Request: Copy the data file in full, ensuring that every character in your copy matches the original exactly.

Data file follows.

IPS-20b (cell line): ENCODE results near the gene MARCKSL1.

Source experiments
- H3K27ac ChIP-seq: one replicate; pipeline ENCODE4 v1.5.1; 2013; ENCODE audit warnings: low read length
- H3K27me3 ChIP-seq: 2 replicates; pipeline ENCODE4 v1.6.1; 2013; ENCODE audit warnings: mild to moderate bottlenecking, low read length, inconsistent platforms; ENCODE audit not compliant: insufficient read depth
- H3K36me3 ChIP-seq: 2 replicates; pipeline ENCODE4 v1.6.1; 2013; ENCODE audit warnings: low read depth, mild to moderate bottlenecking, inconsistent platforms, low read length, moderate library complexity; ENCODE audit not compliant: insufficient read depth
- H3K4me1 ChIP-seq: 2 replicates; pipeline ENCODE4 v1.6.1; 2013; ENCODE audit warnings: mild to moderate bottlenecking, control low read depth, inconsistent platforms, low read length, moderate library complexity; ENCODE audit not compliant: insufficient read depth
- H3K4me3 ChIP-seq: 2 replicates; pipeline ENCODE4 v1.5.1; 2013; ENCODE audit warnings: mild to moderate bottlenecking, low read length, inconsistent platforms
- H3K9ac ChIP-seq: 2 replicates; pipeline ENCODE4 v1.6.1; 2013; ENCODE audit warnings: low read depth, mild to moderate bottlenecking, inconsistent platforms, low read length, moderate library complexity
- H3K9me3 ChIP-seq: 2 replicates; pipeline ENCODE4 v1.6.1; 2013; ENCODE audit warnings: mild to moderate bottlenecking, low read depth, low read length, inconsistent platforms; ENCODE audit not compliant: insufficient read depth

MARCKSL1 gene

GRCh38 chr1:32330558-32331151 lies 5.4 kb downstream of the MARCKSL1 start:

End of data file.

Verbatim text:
IPS-20b (cell line): ENCODE results near the gene MARCKSL1.

Source experiments
- H3K27ac ChIP-seq: one replicate; pipeline ENCODE4 v1.5.1; 2013; ENCODE audit warnings: low read length
- H3K27me3 ChIP-seq: 2 replicates; pipeline ENCODE4 v1.6.1; 2013; ENCODE audit warnings: mild to moderate bottlenecking, low read length, inconsistent platforms; ENCODE audit not compliant: insufficient read depth
- H3K36me3 ChIP-seq: 2 replicates; pipeline ENCODE4 v1.6.1; 2013; ENCODE audit warnings: low read depth, mild to moderate bottlenecking, inconsistent platforms, low read length, moderate library complexity; ENCODE audit not compliant: insufficient read depth
- H3K4me1 ChIP-seq: 2 replicates; pipeline ENCODE4 v1.6.1; 2013; ENCODE audit warnings: mild to moderate bottlenecking, control low read depth, inconsistent platforms, low read length, moderate library complexity; ENCODE audit not compliant: insufficient read depth
- H3K4me3 ChIP-seq: 2 replicates; pipeline ENCODE4 v1.5.1; 2013; ENCODE audit warnings: mild to moderate bottlenecking, low read length, inconsistent platforms
- H3K9ac ChIP-seq: 2 replicates; pipeline ENCODE4 v1.6.1; 2013; ENCODE audit warnings: low read depth, mild to moderate bottlenecking, inconsistent platforms, low read length, moderate library complexity
- H3K9me3 ChIP-seq: 2 replicates; pipeline ENCODE4 v1.6.1; 2013; ENCODE audit warnings: mild to moderate bottlenecking, low read depth, low read length, inconsistent platforms; ENCODE audit not compliant: insufficient read depth

MARCKSL1 gene

GRCh38 chr1:32330558-32331151 lies 5.4 kb downstream of the MARCKSL1 start: